Can My Cat Catch You-Know-What? 

There are very few cases of pets having Covid-19. Photo: Sleepy Hollow Animal Hospital

As a human virus, Covid-19 has some repercussions on our companion animals.  

Amidst the worry and fear of the Covid-19 pandemic, many pet owners have been left wondering whether their pets could be affected.  

Within the Coronavirus family, there are certain viruses that can affect animals like cats and dogs. These viruses, however, are different from Covid-19 and cannot be transmitted to humans.

There are rare instances of dogs and cats testing positive for SARS-CoV2 (the virus that causes Covid-19)All of the infected animals had caretakers who were ill with Covid-19.    

  • The death of a dog in Hong Kong that had been exposed to SARS-CoV2 from his owner made world news headlines in March 2020.Further investigation showed that the dog was 15 years old, had a heart condition, and had no signs of COVID infection. It is believed to have died from his underlying illness, unrelated to the Coronavirus.  
  • A study in China, published in April 2020, demonstrated that, of all domesticated animals tested by being injected with the virus, cats and ferrets were the only species that were able to be infected with SARS-CoV2, and develop signs of illness. The study was too small to reach definitive conclusions about whether the virus may spread from a symptomatic cat to other cats.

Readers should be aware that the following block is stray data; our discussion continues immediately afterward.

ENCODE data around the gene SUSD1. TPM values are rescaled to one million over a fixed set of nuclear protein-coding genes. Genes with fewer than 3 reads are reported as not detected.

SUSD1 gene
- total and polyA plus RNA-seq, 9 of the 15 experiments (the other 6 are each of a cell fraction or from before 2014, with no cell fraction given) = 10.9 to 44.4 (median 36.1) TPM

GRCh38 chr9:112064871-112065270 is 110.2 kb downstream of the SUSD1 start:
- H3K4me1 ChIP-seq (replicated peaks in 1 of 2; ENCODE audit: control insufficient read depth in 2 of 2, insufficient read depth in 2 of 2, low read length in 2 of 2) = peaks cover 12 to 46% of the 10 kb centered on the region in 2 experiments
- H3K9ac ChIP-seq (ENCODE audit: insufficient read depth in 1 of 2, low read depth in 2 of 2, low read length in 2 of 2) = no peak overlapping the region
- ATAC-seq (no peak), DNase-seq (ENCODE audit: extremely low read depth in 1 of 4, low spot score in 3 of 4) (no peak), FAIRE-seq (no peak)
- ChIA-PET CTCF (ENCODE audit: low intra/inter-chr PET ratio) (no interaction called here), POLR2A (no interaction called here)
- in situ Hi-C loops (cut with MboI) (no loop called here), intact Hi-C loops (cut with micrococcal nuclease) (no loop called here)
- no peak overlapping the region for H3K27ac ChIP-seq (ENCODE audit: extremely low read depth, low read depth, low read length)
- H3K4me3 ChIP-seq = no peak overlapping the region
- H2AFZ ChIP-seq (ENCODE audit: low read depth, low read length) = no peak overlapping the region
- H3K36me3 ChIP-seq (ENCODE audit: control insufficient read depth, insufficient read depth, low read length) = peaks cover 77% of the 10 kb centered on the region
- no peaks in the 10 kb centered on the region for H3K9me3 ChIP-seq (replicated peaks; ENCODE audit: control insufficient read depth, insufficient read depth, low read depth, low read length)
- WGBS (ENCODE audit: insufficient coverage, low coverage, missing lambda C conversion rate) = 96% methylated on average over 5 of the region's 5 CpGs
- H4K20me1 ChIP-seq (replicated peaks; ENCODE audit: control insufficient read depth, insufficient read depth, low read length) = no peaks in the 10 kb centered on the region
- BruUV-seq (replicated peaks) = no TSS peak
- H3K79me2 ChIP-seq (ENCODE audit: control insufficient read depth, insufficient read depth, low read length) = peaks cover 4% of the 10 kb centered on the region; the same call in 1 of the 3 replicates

• A small number of felines were known to have tested positive: a cat in Belgium and Nadia, a Malayan tiger at the Bronx Zoo.
  • As of late April 2020, two pet cats in the U.S that had signs of mild respiratory illness tested positive for SARS-CoV2. The cats are expected to make a full recovery.  

The above rare occurrences demonstrate the ineffectiveness of the Covid-19 virus in causing illness in our companion animals. 


Compared with the trajectory of the illness in humans throughout the world, we have not seen a similar outbreak of respiratory or gastrointestinal illness in cats or dogs, even in our own community, a major epicenter of the pandemic.  

Although there is no evidence that our pets can transmit Covid-19 to humans, the American Veterinary Medical Association still recommends that pet owners take precautions during the outbreak.  

People and pets should follow federal and local social distancing guidelines. Restrict your pet’s contact with people and animals from other households.   

The SARS-CoV-2 virus is spread most efficiently through direct contact with another person infected with the virus, or via their respiratory droplets. It is much less contagious through aerosol (tiny droplets in the air) or contaminated surfaces (a door knob or possibly your pets fur.).  

Since Covid-19 can survive on different surfaces for various lengths of time, pets that encounter infected people should not be allowed to have contact with persons outside your household.  

If you are sick with Covid-19, maintain the minimum social distance from your pet inside your home, and have another member of your household take care of your pet.   

If you live alone, continue to care for your pets, but avoid close contact when possible, and wash your hands before and after touching them.  

Worries about novel Coronavirus aside, there are many zoonotic diseases that can be passed between humans and animals. It is always smart to practice proper hygiene when you come into contact with any animals. Be sure to wash your hands before and after playing or handling their waste to keep your pets and your human family members healthy. 

Patricia Doherty is a veterinarian at Sleepy Hollow Animal Hospital.

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About the Author: Patricia Doherty